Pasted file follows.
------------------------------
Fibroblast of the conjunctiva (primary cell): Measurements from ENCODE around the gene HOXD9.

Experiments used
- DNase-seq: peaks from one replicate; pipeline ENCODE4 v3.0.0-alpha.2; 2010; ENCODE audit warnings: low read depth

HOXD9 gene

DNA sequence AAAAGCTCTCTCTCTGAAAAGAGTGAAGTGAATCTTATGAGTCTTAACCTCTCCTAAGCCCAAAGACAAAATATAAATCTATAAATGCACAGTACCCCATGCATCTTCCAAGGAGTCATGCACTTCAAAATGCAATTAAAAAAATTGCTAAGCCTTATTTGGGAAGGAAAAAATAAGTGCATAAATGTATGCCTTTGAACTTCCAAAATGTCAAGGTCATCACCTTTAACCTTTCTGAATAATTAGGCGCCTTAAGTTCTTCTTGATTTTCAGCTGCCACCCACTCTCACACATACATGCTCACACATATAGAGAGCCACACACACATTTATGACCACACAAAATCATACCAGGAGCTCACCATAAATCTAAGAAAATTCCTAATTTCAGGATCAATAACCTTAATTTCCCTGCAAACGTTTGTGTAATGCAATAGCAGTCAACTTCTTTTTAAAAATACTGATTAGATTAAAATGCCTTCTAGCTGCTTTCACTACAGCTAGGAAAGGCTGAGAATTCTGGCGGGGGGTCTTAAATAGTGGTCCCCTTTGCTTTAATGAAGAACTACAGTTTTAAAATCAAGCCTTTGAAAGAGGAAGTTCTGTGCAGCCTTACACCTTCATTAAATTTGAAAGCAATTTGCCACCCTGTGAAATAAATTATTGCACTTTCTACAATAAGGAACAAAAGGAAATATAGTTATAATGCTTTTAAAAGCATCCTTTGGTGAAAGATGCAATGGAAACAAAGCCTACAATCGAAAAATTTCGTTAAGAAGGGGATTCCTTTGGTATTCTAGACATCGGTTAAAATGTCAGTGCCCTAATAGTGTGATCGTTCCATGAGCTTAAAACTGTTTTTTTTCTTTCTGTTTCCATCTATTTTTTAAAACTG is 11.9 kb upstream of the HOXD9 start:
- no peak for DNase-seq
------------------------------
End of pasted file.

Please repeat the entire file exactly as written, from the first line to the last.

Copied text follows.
Fibroblast of the conjunctiva (primary cell): Measurements from ENCODE around the gene HOXD9.

Experiments used
- DNase-seq: peaks from one replicate; pipeline ENCODE4 v3.0.0-alpha.2; 2010; ENCODE audit warnings: low read depth

HOXD9 gene

DNA sequence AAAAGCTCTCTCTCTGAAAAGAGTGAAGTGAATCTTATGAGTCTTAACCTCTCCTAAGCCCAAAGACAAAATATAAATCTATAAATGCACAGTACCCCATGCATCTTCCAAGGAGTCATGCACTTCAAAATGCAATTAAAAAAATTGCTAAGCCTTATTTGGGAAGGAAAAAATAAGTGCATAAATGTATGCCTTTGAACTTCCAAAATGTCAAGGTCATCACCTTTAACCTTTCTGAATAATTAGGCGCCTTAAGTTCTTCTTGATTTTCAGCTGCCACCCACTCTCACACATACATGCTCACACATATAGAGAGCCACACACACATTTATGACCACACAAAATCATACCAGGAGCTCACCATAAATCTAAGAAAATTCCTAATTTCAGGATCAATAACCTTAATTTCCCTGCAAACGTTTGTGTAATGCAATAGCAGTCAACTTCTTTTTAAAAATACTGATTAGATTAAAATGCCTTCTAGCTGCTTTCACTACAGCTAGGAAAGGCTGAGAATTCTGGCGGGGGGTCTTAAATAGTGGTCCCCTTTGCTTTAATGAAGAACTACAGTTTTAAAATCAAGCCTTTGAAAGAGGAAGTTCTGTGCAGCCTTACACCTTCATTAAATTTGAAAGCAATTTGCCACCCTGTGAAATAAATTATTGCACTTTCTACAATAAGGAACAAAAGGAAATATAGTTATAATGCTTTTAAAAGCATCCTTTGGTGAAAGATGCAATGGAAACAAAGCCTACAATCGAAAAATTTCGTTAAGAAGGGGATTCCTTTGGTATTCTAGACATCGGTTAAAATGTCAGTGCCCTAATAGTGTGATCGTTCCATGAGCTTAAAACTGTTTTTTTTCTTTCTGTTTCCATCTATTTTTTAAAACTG is 11.9 kb upstream of the HOXD9 start:
- no peak for DNase-seq